You are an Iraq War veteran. How much has this experience fed into your work?

Iraq was rough. I often strive to tell war stories, and experiment by trying to tell them through different forms. It’s something I feel I have to do justice to as a storyteller.

You are also an award winning journalist. How did you get into journalism? Have you advice for any of our followers who want to enter this field?

In high school, I wrote an earth-shattering investigative exposé on how high school athletes used the dietary supplement creatine and how it was potentially harmful. Earlier in May, I received a prestigious Peter Lisagor Award from the Chicago Headline Club at the ritzy Union League Club in the Loop after watching a video presentation about the acclaimed Chicago Tribune journalist Anne Keegan, whose first high school story had been about birds nesting at the school, which somehow stirred up controversy with notoriously open-minded administrators. Anyone interested in entering the field should just amass clips, and use them to persuade editors of their writing chops. It’s largely all about what you can do. That being said, the transition from dead trees to online has taken more than a pound of flesh, and the carnage continues until they settle on a new, more viable business model. I’ve been sickened to see so many of my talented colleagues laid off, or just given up on a career that seems to be circling the drain and certainly has endured a great deal of political scorn over the last few years.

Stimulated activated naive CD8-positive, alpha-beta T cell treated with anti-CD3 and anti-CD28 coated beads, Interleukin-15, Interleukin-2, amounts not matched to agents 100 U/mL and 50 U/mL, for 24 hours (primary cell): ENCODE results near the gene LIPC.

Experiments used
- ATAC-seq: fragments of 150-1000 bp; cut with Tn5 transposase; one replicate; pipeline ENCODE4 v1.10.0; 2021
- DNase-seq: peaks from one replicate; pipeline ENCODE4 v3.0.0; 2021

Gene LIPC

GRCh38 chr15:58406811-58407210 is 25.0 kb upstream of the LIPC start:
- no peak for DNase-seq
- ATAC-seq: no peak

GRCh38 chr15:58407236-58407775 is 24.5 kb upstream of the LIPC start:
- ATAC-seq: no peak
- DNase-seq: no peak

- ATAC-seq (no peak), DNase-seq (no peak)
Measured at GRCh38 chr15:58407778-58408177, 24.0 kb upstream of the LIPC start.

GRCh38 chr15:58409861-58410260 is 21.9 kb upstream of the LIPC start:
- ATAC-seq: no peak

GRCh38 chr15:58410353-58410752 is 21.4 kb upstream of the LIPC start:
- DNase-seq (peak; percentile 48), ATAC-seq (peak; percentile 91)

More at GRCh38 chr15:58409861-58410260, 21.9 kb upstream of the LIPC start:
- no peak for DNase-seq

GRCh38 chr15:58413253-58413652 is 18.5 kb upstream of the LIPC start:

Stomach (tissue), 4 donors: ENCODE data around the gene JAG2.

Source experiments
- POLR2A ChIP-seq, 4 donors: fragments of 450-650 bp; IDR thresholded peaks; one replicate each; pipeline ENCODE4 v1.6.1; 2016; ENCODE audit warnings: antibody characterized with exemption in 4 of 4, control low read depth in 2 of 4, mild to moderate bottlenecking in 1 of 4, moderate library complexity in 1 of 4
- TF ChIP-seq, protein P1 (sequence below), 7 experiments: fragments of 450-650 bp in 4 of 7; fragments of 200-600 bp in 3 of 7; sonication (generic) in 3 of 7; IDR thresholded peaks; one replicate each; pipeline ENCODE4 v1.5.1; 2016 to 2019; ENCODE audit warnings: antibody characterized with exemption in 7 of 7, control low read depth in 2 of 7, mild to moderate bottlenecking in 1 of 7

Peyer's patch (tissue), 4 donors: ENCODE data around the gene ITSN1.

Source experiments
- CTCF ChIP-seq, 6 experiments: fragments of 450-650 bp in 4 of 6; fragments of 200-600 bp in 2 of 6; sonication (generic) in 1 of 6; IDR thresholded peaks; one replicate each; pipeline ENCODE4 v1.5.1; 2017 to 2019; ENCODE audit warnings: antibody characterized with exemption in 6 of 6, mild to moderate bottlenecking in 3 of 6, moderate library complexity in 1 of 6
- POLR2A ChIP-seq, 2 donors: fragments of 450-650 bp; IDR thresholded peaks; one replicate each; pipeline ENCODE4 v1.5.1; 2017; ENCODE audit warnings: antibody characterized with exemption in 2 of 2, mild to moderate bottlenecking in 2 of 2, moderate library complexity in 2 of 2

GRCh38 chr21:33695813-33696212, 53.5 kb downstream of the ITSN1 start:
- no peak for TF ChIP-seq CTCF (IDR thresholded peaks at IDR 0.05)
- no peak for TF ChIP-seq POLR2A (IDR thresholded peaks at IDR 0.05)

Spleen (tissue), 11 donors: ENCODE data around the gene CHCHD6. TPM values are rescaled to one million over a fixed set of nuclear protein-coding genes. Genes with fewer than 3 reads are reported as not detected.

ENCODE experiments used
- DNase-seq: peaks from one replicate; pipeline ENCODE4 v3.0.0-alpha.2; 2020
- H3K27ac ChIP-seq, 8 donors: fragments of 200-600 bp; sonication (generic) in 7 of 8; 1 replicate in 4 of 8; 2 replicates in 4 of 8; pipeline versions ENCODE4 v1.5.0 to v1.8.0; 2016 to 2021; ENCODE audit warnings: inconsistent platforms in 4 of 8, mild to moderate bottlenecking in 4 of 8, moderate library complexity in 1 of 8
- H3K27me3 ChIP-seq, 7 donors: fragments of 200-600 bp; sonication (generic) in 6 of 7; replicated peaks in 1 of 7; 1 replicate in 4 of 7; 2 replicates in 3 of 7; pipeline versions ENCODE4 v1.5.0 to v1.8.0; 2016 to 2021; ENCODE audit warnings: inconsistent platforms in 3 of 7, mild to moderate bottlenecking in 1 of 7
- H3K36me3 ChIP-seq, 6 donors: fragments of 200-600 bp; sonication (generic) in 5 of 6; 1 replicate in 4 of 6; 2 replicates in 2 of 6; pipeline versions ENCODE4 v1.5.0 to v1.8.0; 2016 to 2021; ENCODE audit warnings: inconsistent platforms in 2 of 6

You were named poet laureate of Chicago BaconFest. Interesting! Can you tell us about this? What is the literary scene like where you live?

I get nervous reading my work at half-empty coffeeshops but somehow wasn’t daunted to read a dumb joke poem in front of thousands of people at the UIC Pavilion, including comedian Hannibal Buress and Chicago Bears players. I was also a runner-up in the PBR Art Contest for poetry, earning me a three-month supply of that hipster swill. For some reason I imagined a worker would dolly a few cases of Pabst Blue Ribbon to my door; instead, they sent a paltry check.